“I hear the new Ghostbusters movie won’t have proton packs, the women will just bitch at the ghosts until they fuck off.”
“All-female cast burns me out.”
“Ghostbusters is now a chick flick wtf?”
Scraping the depths of YouTube and Twitter for these comments wasn’t fun, but since so much of the press surrounding this year’s Ghostbusters reboot focused on the backlash, it felt pertinent to include some of the very bad and terrible opinions to contrast them with the success of the film.
Thanks to the team behind Sony’s new Xperia phone, I got a chance to attend a screening of Ghostbusters at Scotiabank Theatre. Sony Movies made the film and the phone. (When I die I would like to be reincarnated as a multimedia tech conglomerate please and thank you.)
Self-aware yet silly, Ghostbusters includes enough material to please legacy fans as well as newcomers. The script even included a throwaway line about what a waste of time it is to listen to the opinions of comment board strangers (yet here I am: showing them to you).
The film is a rare feat, and one that movie distributors and studios ought to work hard to reproduce: a true family film. Parents can appreciate the fan service, and chuckle knowingly at the many cameos. There’s a broad scope of humour that can be appreciated by children and teens, without being crass or gross. The wide appeal could be pandering, but it avoids falling into that trap due to the knowledge of comedy alum Paul Feig, the man responsible for Spy, Freaks and Geeks, and Bridesmaids.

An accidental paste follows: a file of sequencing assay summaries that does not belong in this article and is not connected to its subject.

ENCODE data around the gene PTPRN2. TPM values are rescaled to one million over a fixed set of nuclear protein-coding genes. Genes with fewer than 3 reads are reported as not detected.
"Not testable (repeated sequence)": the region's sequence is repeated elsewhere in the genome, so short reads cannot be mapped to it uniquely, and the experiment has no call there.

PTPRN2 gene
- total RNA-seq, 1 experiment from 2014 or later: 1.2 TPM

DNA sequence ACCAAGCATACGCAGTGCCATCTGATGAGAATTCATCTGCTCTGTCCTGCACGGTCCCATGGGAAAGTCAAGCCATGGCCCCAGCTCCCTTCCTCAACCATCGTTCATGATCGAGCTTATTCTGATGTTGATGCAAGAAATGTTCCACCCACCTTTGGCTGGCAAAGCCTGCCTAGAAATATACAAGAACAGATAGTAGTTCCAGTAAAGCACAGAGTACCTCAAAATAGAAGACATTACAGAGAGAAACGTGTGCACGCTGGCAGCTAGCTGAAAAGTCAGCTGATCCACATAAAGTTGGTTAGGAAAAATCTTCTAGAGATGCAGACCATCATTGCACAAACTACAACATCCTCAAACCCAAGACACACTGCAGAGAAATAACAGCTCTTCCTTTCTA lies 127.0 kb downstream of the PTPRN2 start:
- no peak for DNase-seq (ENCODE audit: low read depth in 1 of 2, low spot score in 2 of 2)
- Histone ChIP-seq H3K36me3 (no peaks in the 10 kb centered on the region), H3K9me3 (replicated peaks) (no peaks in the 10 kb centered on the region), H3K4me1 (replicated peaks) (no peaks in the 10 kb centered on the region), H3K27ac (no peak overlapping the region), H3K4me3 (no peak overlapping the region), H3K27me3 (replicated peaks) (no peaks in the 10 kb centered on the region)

The camaraderie among actors is tangible, and a huge part of what makes the movie so enjoyable. It’s easy to forget that a film set is where people go to work, and that most actors don’t get to relax with their castmates because of the long hours. This is the second film that Melissa McCarthy and Kristen Wiig have starred in together, and the familiarity lends warmth to the film.
Rounding out the unit, we have SNL alums Kate McKinnon and Leslie Jones – both comics who got their acting chops by hashing out skits in the writer’s room. Chris Hemsworth looked like he was having the most fun in his role as an incompetent secretary, surely revenge for that old trope of the dumb (but hot) office help.
If you’ve got a couple of hours to kill on a hot afternoon, and a gaggle of people from different ages and backgrounds, consider this film.